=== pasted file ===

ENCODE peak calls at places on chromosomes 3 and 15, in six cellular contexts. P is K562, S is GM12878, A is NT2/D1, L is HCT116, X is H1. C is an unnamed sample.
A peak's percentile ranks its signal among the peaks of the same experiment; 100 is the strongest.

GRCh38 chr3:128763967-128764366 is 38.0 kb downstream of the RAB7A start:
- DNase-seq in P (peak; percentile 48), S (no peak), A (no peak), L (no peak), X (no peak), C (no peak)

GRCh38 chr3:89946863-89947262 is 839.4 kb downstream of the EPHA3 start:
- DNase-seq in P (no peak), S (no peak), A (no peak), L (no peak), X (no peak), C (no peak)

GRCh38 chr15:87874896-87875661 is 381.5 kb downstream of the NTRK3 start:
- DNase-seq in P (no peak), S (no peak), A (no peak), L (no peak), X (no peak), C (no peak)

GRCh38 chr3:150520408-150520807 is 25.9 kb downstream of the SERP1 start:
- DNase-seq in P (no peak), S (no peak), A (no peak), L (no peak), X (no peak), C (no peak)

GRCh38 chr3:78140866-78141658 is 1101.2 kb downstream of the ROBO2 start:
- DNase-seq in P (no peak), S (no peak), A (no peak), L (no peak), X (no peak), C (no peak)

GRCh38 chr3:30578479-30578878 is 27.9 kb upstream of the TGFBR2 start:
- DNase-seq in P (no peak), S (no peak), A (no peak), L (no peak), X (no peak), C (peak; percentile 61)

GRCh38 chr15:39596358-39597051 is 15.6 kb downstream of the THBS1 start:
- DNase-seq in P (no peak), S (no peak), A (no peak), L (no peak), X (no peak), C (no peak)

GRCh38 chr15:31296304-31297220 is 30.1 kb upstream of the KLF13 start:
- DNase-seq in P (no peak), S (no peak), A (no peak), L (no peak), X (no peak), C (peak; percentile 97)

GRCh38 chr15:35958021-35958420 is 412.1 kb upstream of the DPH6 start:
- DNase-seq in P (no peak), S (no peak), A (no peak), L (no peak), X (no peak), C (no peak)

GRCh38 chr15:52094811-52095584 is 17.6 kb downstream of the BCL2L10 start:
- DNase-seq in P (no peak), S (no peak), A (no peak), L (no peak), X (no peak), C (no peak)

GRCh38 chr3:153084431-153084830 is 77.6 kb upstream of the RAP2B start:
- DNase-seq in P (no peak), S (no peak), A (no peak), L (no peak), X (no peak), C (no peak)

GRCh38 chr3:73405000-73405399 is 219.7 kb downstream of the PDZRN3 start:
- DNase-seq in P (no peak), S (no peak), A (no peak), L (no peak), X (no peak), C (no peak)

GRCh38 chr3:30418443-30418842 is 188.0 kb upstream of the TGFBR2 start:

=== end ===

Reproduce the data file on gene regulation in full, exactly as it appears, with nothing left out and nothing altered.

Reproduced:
ENCODE peak calls at places on chromosomes 3 and 15, in six cellular contexts. P is K562, S is GM12878, A is NT2/D1, L is HCT116, X is H1. C is an unnamed sample.
A peak's percentile ranks its signal among the peaks of the same experiment; 100 is the strongest.

GRCh38 chr3:128763967-128764366 is 38.0 kb downstream of the RAB7A start:
- DNase-seq in P (peak; percentile 48), S (no peak), A (no peak), L (no peak), X (no peak), C (no peak)

GRCh38 chr3:89946863-89947262 is 839.4 kb downstream of the EPHA3 start:
- DNase-seq in P (no peak), S (no peak), A (no peak), L (no peak), X (no peak), C (no peak)

GRCh38 chr15:87874896-87875661 is 381.5 kb downstream of the NTRK3 start:
- DNase-seq in P (no peak), S (no peak), A (no peak), L (no peak), X (no peak), C (no peak)

GRCh38 chr3:150520408-150520807 is 25.9 kb downstream of the SERP1 start:
- DNase-seq in P (no peak), S (no peak), A (no peak), L (no peak), X (no peak), C (no peak)

GRCh38 chr3:78140866-78141658 is 1101.2 kb downstream of the ROBO2 start:
- DNase-seq in P (no peak), S (no peak), A (no peak), L (no peak), X (no peak), C (no peak)

GRCh38 chr3:30578479-30578878 is 27.9 kb upstream of the TGFBR2 start:
- DNase-seq in P (no peak), S (no peak), A (no peak), L (no peak), X (no peak), C (peak; percentile 61)

GRCh38 chr15:39596358-39597051 is 15.6 kb downstream of the THBS1 start:
- DNase-seq in P (no peak), S (no peak), A (no peak), L (no peak), X (no peak), C (no peak)

GRCh38 chr15:31296304-31297220 is 30.1 kb upstream of the KLF13 start:
- DNase-seq in P (no peak), S (no peak), A (no peak), L (no peak), X (no peak), C (peak; percentile 97)

GRCh38 chr15:35958021-35958420 is 412.1 kb upstream of the DPH6 start:
- DNase-seq in P (no peak), S (no peak), A (no peak), L (no peak), X (no peak), C (no peak)

GRCh38 chr15:52094811-52095584 is 17.6 kb downstream of the BCL2L10 start:
- DNase-seq in P (no peak), S (no peak), A (no peak), L (no peak), X (no peak), C (no peak)

GRCh38 chr3:153084431-153084830 is 77.6 kb upstream of the RAP2B start:
- DNase-seq in P (no peak), S (no peak), A (no peak), L (no peak), X (no peak), C (no peak)

GRCh38 chr3:73405000-73405399 is 219.7 kb downstream of the PDZRN3 start:
- DNase-seq in P (no peak), S (no peak), A (no peak), L (no peak), X (no peak), C (no peak)

GRCh38 chr3:30418443-30418842 is 188.0 kb upstream of the TGFBR2 start: